• Serotonin and norepinephrine reuptake inhibitors (SSNRIs) (e.g., venlafaxine, duloxetine).
    • Benzodiazepines (e.g., clonazepam).
    • N-methyl-D-aspartate (NMDA) receptor antagonists (e.g., memantine).
    • Calcitonin gene-related peptide (CGRP) inhibitors (e.g., erenumab, fremanezumab, galcanezumab).
    • Antihistamines (e.g., cyproheptadine).
    • Antimanic agents (e.g., lithium).
    • Tetracyclic antidepressants (e.g., mirtazapine).
    • Corticosteroids (e.g., methylprednisolone, triamcinolone acetonide, combinations of local anesthetics and corticosteroids).
    • Other pharmacologic interventions used to prevent primary headache (whether or not available or approved in the United States).
  • Non-pharmacologic interventions:
    • Supplements (e.g., riboflavin, magnesium, coenzyme Q10, melatonin, feverfew, butterbur, frankincense).
    • Nerve blocks (e.g., occipital nerve blocks, sphenopalantine ganglion blocks, trigger point injections).
    • Chemodenervation (e.g., onabotulinum toxin A, abobotulinum toxin A).
    • Physical therapy.
    • Hydration.
    • Noninvasive neuromodulation devices (e.g., transcutaneous electrical nerve stimulation, transcranial magnetic stimulation, transcutaneous vagal stimulation, remote electrical neurostimulation).
    • Behavioral therapy (e.g., cognitive behavioral therapy, diet therapy, sleep therapy, exercise therapy, support group therapy).
    • Complementary therapies (e.g., biofeedback, acupuncture, mindfulness-based stress reduction).
    • Other non-pharmacologic interventions used to prevent primary headache.

Comparators:

  • Pharmacologic interventions:
    • Other class.
    • Other drug within class.
    • Same drug(s), different route, treatment duration, initiation time, or other aspect.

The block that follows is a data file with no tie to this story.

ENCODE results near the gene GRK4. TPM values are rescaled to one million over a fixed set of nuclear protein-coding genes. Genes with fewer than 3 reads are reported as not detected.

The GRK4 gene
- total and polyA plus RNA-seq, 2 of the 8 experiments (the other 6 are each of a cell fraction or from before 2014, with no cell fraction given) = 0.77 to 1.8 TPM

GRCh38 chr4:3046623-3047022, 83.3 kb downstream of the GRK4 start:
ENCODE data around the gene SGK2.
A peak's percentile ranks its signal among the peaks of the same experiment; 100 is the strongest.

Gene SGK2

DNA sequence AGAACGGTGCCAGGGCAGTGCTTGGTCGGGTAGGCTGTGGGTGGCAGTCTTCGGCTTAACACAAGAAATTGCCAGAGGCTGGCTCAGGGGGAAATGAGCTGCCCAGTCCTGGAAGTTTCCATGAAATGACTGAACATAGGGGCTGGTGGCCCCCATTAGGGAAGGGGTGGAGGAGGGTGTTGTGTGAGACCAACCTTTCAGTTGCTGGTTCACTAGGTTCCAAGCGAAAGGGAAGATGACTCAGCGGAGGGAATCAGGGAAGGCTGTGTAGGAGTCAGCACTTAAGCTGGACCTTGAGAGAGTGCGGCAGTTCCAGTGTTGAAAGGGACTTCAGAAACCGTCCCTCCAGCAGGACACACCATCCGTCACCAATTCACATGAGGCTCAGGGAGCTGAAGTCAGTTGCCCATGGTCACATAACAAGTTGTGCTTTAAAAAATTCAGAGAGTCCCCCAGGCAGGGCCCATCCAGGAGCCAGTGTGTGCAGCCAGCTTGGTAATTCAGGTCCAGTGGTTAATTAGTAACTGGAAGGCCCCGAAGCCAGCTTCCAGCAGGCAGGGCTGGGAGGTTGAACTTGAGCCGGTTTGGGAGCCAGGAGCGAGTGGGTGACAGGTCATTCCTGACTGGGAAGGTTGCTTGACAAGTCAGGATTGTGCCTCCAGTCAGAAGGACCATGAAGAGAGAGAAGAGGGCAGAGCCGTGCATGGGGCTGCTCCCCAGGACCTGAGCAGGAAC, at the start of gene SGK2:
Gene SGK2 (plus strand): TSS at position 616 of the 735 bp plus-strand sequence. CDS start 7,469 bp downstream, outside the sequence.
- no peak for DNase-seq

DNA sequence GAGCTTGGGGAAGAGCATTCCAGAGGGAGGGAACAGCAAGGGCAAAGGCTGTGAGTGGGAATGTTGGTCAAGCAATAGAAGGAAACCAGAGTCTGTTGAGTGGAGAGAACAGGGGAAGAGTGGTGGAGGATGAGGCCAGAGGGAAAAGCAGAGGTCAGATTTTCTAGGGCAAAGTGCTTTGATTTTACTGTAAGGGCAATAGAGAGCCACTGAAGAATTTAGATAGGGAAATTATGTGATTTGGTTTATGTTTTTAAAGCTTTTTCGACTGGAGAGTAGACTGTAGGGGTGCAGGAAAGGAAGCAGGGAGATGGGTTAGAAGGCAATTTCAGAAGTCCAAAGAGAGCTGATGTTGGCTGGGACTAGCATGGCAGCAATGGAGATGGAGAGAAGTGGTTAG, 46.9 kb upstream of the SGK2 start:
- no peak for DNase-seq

• As comparator to nonpharmacologic intervention.
  • • Nonpharmacologic interventions:
    • Other nonpharmacologic intervention class.
    • Other nonpharmacologic intervention, within class.
    • As comparator to pharmacologic intervention.
  • • No pharmacologic or nonpharmacologic interventions:
    • Placebo.
    • No intervention.

Outcomes: (* denotes important outcomes that will be used when developing Strength of Evidence tables)

  • Acute headache attacks:*
    • Occurrence of acute headache attacks.
    • Frequency of acute headache attacks.
    • Severity of acute headache attacks.
    • Duration of acute headache attacks.
  • Headache-related symptoms (e.g., nausea/vomiting, photosensitivity, dizziness):*
    • Occurrence of headache-related symptoms.
    • Frequency of headache-related symptoms.
    • Severity of headache-related symptoms.
    • Duration of headache-related symptoms.
    • Most bothersome symptom.
  • Emergency department visits, clinic visits, or hospitalizations.*
  • Quality of life.*
  • Functional outcomes:
    • Impact on family life.
    • Employment/school attendance.
    • Time spent managing disease.
  • Resource use.
  • Acceptability of intervention by patients.
  • Patient satisfaction with intervention.
  • Number of prescribed medications.
  • Number of days with acute medication use.
  • Adverse events:
    • Maternal:
      • Serious maternal adverse events:*
        • "Serious" adverse events (including those that are composite outcomes), as defined by study authors.
        • Cardiovascular outcomes, such as stroke, myocardial infarction.
      • Non-serious maternal adverse events:
        • Nonobstetrical (e.g., maternal weight gain, tachycardia, hypertension, gastrointestinal).
        • Preterm labor, cesarean section.
        • Reduced breast milk production.
        • Symptoms related to withdrawal of medication.
      • Discontinuation of intervention (or of study participation) due to maternal adverse events.*
    • Fetal/infant:
      • Serious fetal/infant adverse events:*
        • "Serious" adverse events (including those that are composite outcomes), as defined by study authors.
        • Death – spontaneous abortion, stillbirth, infant death.
        • Preterm birth.
        • Low birth weight for gestational age.
        • Congenital anomalies or other newborn abnormalities.
        • Perinatal complications, e.g., low APGAR score, respiratory distress, neonatal intensive care unit time.
        • Neurodevelopmental – social, emotional, or cognitive delay or disability.
      • Non-serious fetal/infant adverse events:
        • Breastfeeding – delayed initiation, cessation, reduced frequency, reduced volume of breast milk.
        • Poor infant attachment/bonding.
        • Symptoms related to withdrawal of medication.
  • Discontinuation of intervention (or of study participation) due to fetal/infant adverse events.*

Potential Modifiers:

  • Phase:
    • Preconception.
    • First trimester.
    • Second trimester.
    • Third trimester.
    • Postpartum.
    • Breastfeeding.
  • Type of primary headache:
    • Migraine.
    • Tension headache.